> Can someone test whether the fix in this pull request actually solves 
> the time zone issue?
> 
> https://github.com/POV-Ray/povray/pull/433
> 
> It should cause `datetime(now)` to print UTC (as opposed to local) time, 
> while still incrementing significantly faster than once per second.
> 
> 
> What I'm doing there is query another timer to get a second opinion. 
> While that timer is of lower precision (seconds instead of 
> microseconds), it should reliably give proper UTC. So by using that as a 
> reference, we can adjust the high-precision timer accordingly by a 
> multiple of 15 minutes, to give us high-precision UTC.

First, what the -1e5 argument to datetime() does in the povr branch is 
flip to code inside Parser::Parse_Datetime which uses std::time(nullptr)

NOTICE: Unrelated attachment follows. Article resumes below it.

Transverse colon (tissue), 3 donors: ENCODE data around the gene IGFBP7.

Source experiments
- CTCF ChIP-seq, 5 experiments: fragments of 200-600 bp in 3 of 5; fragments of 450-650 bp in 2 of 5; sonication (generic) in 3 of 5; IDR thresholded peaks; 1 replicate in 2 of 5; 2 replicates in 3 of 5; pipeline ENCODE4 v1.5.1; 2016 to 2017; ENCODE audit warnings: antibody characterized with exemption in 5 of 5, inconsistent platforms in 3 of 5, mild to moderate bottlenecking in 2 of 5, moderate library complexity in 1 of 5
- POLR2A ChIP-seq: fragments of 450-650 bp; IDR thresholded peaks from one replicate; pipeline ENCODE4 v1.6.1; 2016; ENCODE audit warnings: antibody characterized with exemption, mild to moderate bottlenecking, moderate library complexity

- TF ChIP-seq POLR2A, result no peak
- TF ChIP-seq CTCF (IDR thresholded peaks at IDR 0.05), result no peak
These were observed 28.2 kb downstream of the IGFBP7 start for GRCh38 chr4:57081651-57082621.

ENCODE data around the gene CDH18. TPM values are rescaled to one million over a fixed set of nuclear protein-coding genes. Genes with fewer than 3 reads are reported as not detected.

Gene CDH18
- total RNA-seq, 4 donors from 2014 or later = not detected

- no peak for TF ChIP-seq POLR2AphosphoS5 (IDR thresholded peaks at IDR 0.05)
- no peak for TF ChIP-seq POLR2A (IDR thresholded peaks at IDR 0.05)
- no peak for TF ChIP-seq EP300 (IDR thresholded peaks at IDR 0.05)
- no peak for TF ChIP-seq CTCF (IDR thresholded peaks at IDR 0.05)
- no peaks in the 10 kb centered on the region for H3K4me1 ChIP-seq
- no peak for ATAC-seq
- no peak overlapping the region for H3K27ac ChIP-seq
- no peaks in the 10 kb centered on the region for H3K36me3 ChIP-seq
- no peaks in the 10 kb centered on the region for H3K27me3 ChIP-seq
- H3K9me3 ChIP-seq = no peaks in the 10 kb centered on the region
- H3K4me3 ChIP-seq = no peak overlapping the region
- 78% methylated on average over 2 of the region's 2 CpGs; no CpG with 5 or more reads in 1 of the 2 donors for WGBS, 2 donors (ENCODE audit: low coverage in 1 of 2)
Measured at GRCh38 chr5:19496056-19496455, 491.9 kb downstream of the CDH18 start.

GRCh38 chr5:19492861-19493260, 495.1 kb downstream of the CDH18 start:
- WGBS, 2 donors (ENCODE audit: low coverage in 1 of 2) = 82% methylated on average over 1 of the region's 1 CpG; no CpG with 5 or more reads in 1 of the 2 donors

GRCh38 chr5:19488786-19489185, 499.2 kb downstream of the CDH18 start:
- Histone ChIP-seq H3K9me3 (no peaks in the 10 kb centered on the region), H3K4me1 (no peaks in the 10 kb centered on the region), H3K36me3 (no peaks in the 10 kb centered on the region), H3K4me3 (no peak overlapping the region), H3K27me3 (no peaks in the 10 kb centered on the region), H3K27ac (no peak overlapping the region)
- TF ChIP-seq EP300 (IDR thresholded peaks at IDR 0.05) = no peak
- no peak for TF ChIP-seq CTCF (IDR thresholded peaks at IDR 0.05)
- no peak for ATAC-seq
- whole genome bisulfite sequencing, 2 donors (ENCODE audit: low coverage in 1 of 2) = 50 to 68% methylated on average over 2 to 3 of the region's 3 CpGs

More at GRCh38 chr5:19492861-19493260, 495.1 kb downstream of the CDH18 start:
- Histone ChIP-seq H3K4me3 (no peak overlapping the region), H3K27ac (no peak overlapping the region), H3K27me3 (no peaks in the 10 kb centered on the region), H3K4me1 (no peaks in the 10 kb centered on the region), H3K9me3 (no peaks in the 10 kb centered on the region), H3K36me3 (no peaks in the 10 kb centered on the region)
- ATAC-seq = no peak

over the argument - POV-Ray's 'now' is not relevant.

---
In my testing your fix gives me the utc time as a hard coded result - 
and it's the only datetime string I can get with 'now'.

2021-07-30 12:48:35Z

What about local datetime strings with %z or %Z? The secondary issue I'd 
forgotten I hit back in June with the boost code is that:

std::tm t = 
boost::posix_time::to_tm(boost::posix_time::from_time_t(timestamp));

doesn't set up the %Z and %z capability. Using both in the string format 
option gives me: "2021-07-30 12:48:35".

One can set up those fields by calling strftime() with an argument of:
std::localtime(&t), here getting EDT/-0400, but the date and time string 
is still strictly UTC - so it's not particularly useful except maybe to 
work backward to the actual time zone date and time in a uncommon / 
awkward way and to do that you'd need to know the data/time was UTC no 
matter the EDT or -0400 in the returned string.

---
I guess I see a place for a hard coded 'now' UTC/Z result - and as